Set Of Stone Tools: When Did Humans Leave Africa?

Set Of Stone Tools
falco / Pixabay

There are a lot of things that are unclear when it comes to the history of human evolution. For instance, it’s still not entirely clear when early humans left Africa and spread around the world. A newly discovered set of stone tools found in India confused the scientists who research the history of human evolution.

According to the scientists, who published their findings in a study in the journal Nature, the discovered tools were crafted between 385,000 and 172,000 years ago. This time frame indicates that early humans left Africa much earlier than it was previously believed.

The researchers wrote in their study that the discovered set of stone tools indicates the transition between the prehistoric tools of the early Stone Age, which is known as the Acheulean period, to the technology of the mid-Stone Age, better known as Middle Palaeolithic. The researchers believe that the tools were made at the beginning of this time period.

Archaeologists use the progress of the stone tools and their production to analyze the migration patterns of early humans. They use artifacts which were dug up to determine when humans left Africa and spread around the globe.

Discovered in India

The set of stone tools was uncovered in southern India, at Attirampakkam.  It is a village which is close to Chennai, located on the subcontinent’s eastern coast.

By the way they were found it is revealed that the “Middle Palaeolithic culture occurred…much earlier than conventionally presumed for South Asia,” the authors wrote in the study. “Chronologies of Middle Palaeolithic technologies in regions distant from Africa and Europe are crucial for testing theories about the origins and early evolution of these cultures.”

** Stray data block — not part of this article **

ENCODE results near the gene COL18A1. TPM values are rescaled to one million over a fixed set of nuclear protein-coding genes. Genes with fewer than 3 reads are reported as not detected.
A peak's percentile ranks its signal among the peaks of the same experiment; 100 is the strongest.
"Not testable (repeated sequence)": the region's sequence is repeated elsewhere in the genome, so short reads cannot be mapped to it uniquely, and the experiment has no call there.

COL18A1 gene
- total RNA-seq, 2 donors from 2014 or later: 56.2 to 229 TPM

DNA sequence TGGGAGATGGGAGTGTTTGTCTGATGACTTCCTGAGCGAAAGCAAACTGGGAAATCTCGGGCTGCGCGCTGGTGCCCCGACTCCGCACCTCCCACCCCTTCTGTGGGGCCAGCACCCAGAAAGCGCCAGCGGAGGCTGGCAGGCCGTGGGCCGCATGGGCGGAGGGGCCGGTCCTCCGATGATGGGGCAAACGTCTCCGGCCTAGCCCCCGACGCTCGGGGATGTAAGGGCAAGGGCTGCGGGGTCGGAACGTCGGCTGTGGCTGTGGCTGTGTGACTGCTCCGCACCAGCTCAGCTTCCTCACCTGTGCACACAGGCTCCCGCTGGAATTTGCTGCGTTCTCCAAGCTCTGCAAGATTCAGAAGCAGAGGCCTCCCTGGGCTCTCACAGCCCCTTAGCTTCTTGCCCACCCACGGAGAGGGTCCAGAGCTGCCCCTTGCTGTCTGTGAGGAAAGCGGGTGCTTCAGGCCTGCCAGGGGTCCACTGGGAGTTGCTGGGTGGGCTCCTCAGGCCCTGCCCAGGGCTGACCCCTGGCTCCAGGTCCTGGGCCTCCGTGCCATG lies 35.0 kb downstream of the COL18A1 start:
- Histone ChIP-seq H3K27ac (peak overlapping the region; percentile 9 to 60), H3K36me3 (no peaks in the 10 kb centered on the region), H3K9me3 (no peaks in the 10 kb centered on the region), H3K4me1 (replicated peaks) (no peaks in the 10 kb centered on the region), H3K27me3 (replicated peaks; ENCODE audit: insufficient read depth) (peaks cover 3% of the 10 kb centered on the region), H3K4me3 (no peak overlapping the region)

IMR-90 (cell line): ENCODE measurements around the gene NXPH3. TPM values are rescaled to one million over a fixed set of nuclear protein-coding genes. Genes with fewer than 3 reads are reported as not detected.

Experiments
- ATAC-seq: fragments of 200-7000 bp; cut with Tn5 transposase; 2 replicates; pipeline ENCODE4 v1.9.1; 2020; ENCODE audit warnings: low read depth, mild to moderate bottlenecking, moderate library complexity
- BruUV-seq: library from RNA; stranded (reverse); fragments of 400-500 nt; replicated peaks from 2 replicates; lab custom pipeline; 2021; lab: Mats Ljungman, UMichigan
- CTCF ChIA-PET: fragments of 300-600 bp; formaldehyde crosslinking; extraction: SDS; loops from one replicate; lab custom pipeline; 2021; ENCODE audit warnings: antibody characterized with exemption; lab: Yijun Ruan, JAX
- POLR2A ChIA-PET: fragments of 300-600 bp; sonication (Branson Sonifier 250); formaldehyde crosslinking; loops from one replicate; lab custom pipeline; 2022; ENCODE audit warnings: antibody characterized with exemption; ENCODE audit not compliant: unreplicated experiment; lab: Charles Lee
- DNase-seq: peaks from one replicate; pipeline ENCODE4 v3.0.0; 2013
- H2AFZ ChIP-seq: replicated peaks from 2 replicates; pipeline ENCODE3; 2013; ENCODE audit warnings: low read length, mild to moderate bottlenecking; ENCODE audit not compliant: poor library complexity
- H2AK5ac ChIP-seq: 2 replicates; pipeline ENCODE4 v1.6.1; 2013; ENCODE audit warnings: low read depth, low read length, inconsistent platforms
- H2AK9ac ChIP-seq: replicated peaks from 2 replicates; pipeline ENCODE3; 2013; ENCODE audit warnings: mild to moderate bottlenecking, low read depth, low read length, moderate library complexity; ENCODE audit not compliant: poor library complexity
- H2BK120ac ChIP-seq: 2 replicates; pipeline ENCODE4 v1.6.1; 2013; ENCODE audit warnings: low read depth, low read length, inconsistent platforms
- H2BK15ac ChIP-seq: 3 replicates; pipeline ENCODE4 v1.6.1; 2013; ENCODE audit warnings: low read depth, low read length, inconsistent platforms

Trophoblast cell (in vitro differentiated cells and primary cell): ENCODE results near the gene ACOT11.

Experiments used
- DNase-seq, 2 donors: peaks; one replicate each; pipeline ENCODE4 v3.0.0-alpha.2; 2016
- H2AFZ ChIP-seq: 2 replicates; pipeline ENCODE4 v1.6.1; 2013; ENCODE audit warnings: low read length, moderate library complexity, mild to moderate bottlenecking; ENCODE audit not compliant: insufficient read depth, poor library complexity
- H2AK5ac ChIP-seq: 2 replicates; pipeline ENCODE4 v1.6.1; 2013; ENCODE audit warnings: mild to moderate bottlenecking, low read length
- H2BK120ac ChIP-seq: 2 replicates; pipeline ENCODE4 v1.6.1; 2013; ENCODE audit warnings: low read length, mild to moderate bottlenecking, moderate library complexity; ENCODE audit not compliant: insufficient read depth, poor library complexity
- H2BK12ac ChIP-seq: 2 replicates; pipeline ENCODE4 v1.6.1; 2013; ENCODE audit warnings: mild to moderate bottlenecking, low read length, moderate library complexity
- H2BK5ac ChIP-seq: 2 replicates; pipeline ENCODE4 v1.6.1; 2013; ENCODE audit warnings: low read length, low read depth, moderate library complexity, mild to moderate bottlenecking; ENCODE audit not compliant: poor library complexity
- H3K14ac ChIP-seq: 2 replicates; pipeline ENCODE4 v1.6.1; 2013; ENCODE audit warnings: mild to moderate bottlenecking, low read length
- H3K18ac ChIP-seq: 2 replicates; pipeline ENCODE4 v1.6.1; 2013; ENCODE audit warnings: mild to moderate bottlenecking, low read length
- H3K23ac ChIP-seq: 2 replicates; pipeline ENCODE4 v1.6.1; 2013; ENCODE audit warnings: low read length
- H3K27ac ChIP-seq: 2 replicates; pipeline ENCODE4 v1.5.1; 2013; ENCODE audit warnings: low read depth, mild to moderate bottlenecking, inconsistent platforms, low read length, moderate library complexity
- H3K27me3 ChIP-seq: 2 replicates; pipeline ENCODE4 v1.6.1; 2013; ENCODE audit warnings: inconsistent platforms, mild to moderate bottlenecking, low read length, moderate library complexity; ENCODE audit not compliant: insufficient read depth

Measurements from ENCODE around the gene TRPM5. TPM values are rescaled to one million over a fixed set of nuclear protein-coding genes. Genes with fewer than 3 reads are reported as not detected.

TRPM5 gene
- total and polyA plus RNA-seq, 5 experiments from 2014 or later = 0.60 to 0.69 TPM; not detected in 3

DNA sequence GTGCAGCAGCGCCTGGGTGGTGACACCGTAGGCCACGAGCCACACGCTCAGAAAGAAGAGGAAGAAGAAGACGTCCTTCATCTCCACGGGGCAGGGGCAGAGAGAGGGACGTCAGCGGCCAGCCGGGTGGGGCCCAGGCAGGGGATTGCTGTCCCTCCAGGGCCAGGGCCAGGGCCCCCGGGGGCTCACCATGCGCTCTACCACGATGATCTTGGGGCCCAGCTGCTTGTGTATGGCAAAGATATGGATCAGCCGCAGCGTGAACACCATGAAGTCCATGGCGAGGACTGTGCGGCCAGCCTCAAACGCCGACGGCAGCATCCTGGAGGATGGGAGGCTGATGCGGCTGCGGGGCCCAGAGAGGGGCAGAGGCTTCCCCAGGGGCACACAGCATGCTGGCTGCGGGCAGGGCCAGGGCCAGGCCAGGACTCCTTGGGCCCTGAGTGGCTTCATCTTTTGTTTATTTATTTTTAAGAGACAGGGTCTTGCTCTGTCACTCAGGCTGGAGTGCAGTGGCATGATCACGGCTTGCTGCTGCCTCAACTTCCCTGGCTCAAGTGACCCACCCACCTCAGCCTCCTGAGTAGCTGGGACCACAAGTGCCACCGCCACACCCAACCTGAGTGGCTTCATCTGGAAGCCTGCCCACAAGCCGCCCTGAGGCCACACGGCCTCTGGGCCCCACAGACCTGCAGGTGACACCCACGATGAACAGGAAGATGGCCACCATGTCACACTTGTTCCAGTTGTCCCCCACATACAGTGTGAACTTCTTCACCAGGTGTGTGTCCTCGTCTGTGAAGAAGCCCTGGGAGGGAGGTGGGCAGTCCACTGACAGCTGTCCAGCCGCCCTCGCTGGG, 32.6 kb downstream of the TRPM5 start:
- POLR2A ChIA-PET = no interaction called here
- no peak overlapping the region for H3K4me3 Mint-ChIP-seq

According to the study, others should reconsider early human migration models which suggest that humans didn’t reach India until after 125,000 years ago.

Still, the researchers suggest that the set of stone tools could have actually been made by Homo sapiens’ relatives, the Neanderthals, instead of modern humans.

“We are very cautious on this point,” the authors were quoted by

Michael Petraglia who is an archaeologist who works on human evolution in Asia and did not participate in the study, thinks that the tools don’t show that early humans left Africa such a long time ago.

“I simply don’t buy it,” he said as quoted by, stating that he thinks that Neanderthals built those artifacts without outside influence.

This discovery is not the only clue that researchers use in order to discover more information regarding early humans and when they left Africa to spread through Europe and Asia. There are other suggestions of humans leaving Africa earlier, for example the human fossil record.

Also, different researchers suggest that modern humans came to the American continents earlier than previously thought. Another study suggests that the ancestors of today’s Native Americans crossed a land bridge in order to get to North America.